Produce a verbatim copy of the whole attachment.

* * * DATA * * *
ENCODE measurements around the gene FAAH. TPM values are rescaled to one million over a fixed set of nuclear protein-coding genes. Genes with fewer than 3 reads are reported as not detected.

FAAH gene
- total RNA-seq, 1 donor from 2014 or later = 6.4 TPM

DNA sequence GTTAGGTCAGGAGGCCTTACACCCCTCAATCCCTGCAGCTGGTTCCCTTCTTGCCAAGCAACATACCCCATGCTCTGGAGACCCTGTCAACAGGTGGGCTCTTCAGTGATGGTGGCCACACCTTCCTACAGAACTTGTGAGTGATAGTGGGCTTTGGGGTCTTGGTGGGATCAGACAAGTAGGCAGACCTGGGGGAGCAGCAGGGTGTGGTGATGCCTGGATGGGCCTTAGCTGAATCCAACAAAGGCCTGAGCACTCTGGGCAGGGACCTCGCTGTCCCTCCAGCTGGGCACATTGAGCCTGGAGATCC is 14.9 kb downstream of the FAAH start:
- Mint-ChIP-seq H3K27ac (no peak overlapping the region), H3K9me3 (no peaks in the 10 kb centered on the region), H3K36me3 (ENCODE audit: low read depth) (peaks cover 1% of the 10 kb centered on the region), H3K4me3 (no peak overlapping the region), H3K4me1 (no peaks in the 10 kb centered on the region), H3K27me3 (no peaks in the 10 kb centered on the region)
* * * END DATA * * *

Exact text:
ENCODE measurements around the gene FAAH. TPM values are rescaled to one million over a fixed set of nuclear protein-coding genes. Genes with fewer than 3 reads are reported as not detected.

FAAH gene
- total RNA-seq, 1 donor from 2014 or later = 6.4 TPM

DNA sequence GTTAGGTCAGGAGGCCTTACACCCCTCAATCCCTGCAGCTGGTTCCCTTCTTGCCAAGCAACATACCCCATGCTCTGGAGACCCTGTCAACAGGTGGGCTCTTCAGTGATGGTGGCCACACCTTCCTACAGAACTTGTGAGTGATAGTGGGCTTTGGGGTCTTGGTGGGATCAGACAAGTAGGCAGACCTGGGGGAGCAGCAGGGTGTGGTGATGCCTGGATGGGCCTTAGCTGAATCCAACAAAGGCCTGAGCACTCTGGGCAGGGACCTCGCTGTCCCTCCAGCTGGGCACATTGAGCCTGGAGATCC is 14.9 kb downstream of the FAAH start:
- Mint-ChIP-seq H3K27ac (no peak overlapping the region), H3K9me3 (no peaks in the 10 kb centered on the region), H3K36me3 (ENCODE audit: low read depth) (peaks cover 1% of the 10 kb centered on the region), H3K4me3 (no peak overlapping the region), H3K4me1 (no peaks in the 10 kb centered on the region), H3K27me3 (no peaks in the 10 kb centered on the region)